Such a claim can very easily sound too grandiose or appear specifically catastrophic. And it can certainly also bring with it the danger of no longer adequately analysing the coordinates of a genuinely new situation or of a genuinely new phenomenon, which is reduced in advance by affixing this label to it. Slavoj Žižek has, for example, stated somewhere that characterizing someone like Trump as fascist and his government in terms of fascism is ultimately rather a symptom of one’s own diagnostic laziness and does not elucidate the phenomenon in its novel form. But maybe there is, nonetheless, a sense to “generic fascism”[ii] that does not simply rely on vague or detailed analogies with the thirties? If we want to specify what we mean when we say “fascism” – and there seems to be some historical urge to do so in these quite regressive times –,the transcript of Adorno’s lecture comes at a depressingly opportune moment. Does Adorno help us develop an understanding of what is happening today in many places all over the world? Are we really witnessing a resurgence of fascism?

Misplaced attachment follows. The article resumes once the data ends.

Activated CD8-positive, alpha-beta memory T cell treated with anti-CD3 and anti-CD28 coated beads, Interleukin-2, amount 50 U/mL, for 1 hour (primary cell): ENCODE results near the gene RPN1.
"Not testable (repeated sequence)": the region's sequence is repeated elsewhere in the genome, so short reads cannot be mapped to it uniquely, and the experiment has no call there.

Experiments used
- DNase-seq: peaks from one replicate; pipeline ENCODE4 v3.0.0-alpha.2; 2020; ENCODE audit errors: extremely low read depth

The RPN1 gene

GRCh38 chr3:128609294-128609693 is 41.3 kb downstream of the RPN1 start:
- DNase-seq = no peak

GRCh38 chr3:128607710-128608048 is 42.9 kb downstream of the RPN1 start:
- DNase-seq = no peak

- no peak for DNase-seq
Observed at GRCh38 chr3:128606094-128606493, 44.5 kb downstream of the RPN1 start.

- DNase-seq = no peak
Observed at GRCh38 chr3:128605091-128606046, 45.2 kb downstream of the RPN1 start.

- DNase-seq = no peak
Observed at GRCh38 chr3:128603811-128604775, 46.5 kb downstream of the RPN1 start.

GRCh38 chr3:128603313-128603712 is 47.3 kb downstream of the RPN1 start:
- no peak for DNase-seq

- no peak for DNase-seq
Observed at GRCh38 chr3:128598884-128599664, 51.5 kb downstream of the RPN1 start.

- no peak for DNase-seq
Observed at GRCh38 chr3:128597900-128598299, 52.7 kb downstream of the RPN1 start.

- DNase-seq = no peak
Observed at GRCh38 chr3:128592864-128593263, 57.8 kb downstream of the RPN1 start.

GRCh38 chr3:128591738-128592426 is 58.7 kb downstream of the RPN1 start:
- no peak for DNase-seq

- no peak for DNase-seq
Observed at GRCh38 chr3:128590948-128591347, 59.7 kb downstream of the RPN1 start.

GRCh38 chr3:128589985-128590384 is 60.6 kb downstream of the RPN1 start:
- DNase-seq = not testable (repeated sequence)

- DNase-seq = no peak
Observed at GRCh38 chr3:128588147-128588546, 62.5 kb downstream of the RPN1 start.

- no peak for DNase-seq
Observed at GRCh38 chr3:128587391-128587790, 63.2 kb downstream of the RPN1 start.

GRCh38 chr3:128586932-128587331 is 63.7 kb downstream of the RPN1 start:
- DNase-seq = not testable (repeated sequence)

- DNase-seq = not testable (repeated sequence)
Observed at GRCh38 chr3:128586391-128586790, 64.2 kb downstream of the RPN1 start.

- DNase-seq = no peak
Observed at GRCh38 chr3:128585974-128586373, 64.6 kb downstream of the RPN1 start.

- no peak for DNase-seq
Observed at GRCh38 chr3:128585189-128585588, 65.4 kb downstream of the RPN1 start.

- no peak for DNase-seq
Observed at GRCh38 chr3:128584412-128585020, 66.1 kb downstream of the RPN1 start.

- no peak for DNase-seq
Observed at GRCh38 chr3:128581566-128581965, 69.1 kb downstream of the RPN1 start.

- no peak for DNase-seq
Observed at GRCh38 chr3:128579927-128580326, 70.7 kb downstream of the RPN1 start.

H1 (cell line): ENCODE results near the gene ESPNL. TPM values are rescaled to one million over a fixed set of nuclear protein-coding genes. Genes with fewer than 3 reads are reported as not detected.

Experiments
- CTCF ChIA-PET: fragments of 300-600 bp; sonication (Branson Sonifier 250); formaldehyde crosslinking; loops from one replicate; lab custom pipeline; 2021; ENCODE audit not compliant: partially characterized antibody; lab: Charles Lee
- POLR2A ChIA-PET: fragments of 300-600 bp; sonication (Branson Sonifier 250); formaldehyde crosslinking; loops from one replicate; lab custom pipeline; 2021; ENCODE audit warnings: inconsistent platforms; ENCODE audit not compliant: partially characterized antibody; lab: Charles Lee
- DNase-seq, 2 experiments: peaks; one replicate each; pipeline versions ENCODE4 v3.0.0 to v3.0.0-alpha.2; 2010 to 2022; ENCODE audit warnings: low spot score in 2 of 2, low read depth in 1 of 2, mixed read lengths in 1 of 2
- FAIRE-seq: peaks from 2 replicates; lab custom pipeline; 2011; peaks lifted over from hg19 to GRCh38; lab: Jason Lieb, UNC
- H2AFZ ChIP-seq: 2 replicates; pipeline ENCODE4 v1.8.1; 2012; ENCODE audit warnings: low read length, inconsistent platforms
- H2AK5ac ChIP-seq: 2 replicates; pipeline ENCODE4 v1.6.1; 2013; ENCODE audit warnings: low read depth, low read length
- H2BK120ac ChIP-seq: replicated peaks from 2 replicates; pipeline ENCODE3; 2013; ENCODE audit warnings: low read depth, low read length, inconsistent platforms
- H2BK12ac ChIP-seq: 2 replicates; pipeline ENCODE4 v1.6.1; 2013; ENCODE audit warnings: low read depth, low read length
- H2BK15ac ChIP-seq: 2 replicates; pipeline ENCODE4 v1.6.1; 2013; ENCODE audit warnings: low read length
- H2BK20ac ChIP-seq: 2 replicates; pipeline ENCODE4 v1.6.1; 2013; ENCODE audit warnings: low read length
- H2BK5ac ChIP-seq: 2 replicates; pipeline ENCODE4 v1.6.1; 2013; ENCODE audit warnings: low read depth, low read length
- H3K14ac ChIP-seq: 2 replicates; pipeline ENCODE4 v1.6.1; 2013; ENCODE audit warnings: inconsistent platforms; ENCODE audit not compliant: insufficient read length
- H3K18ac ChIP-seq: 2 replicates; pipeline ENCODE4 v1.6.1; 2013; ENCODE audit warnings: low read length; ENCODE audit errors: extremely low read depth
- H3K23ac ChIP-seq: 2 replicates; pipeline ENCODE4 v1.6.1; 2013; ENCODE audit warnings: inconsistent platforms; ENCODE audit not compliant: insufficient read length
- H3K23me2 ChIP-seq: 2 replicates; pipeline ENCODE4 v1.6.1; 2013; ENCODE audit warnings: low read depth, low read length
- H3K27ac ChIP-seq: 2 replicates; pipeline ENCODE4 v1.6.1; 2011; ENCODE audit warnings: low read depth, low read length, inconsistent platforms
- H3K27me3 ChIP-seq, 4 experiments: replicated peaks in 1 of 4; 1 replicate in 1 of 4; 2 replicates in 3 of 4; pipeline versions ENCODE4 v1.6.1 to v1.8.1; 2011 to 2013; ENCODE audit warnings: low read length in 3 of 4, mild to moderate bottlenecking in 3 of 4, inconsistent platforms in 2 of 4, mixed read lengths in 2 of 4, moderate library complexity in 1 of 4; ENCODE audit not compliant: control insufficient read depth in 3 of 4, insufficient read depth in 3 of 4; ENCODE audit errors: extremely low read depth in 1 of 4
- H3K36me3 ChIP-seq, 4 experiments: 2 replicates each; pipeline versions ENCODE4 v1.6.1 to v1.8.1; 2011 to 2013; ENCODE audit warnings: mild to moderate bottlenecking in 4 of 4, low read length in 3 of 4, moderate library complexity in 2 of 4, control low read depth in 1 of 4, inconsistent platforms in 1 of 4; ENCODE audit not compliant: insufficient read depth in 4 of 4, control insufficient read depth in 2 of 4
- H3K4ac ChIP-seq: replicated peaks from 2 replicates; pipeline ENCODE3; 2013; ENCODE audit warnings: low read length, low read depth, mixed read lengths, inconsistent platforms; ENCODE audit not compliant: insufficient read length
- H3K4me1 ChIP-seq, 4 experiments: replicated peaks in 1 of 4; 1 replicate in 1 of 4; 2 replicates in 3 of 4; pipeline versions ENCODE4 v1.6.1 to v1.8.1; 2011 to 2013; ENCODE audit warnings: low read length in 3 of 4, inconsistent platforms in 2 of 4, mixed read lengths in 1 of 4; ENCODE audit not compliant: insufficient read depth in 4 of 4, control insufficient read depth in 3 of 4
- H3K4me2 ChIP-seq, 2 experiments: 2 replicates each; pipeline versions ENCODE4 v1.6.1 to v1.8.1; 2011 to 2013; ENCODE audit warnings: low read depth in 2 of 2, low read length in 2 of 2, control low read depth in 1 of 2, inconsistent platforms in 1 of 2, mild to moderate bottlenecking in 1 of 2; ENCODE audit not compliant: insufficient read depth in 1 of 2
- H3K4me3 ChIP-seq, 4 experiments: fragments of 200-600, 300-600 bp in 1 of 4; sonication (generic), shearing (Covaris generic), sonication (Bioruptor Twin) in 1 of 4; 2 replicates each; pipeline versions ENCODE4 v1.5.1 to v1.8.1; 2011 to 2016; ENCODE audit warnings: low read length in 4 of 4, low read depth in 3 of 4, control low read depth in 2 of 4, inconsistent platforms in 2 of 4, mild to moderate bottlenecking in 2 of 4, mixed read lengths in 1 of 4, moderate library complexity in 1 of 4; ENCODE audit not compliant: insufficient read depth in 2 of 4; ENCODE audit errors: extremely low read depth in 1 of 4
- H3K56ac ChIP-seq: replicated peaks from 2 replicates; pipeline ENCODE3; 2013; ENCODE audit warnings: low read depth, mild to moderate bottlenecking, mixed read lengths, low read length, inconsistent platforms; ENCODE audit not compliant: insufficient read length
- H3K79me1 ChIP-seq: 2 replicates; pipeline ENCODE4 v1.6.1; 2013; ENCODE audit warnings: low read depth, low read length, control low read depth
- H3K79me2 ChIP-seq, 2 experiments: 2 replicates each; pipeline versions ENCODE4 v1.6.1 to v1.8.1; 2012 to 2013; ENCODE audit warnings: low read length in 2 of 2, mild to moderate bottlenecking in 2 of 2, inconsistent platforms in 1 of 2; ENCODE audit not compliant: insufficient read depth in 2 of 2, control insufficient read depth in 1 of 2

Adorno starts from the diagnosis, according to which, after the decline of German National Socialism, “the conditions for fascist movements are still socially, if not politically present.”[iii] What are the historical conditions of possibility for fascism? The answer is: “the still prevailing tendency of the concentration of capital… which cannot seriously be doubted.”[iv] This is obviously pertinent, and today truer still than over fifty years ago, since what we are witnessing is a greater concentration of capital than ever in the history of mankind. But why does capital concentration provide a socio-political condition for fascism? Because it comes with “the possibility of constantly downgrading strata of society that were clearly bourgeois in terms of their subjective class consciousness…”[v] The concentration of capital in the hands of the increasingly fewer poses a specific economico-ideological problem for the salaried bourgeoisie[vi], as Jean-Claude Milner called the disenfranchised former bourgeoisie. We get a bourgeoisie that differs from the former hereditary bourgeoisie, insofar as it can actually lose its socio-economic position if things don’t go well (economically), and it knows this to be the case.